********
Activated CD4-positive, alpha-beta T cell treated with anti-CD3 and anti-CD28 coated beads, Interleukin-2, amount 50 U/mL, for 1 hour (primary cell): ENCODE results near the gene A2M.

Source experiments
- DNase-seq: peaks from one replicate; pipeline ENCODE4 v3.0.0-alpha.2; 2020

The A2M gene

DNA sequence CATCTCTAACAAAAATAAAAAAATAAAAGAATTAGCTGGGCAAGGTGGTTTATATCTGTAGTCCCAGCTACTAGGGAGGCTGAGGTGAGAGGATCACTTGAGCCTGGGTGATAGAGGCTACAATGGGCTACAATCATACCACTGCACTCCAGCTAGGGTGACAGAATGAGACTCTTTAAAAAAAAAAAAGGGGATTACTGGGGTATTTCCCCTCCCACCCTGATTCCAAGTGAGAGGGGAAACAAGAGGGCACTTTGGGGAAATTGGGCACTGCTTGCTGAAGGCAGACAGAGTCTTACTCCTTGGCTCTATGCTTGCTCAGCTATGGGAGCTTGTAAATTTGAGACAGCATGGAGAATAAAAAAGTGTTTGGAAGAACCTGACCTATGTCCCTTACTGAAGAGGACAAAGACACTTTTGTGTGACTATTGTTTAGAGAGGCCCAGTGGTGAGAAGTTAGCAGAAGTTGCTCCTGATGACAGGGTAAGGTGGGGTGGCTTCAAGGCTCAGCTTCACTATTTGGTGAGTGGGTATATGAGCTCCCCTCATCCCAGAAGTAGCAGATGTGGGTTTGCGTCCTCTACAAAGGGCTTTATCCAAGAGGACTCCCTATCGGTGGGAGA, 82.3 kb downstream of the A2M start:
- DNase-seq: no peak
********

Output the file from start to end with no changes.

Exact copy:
Activated CD4-positive, alpha-beta T cell treated with anti-CD3 and anti-CD28 coated beads, Interleukin-2, amount 50 U/mL, for 1 hour (primary cell): ENCODE results near the gene A2M.

Source experiments
- DNase-seq: peaks from one replicate; pipeline ENCODE4 v3.0.0-alpha.2; 2020

The A2M gene

DNA sequence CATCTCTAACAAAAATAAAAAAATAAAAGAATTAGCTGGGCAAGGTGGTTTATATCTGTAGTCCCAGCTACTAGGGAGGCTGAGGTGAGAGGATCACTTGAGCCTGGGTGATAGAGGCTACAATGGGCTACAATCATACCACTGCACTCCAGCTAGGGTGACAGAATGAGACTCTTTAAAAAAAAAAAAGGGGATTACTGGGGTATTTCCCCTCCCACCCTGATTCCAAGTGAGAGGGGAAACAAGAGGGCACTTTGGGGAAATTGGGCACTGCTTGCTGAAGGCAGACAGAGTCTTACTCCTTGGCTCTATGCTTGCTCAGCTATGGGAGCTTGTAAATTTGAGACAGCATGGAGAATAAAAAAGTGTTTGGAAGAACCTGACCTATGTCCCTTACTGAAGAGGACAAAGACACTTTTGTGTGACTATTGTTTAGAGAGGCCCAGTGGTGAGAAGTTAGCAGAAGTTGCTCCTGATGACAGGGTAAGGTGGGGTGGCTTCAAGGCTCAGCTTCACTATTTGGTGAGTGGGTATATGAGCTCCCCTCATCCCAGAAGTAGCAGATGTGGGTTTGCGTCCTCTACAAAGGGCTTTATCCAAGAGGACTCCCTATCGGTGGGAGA, 82.3 kb downstream of the A2M start:
- DNase-seq: no peak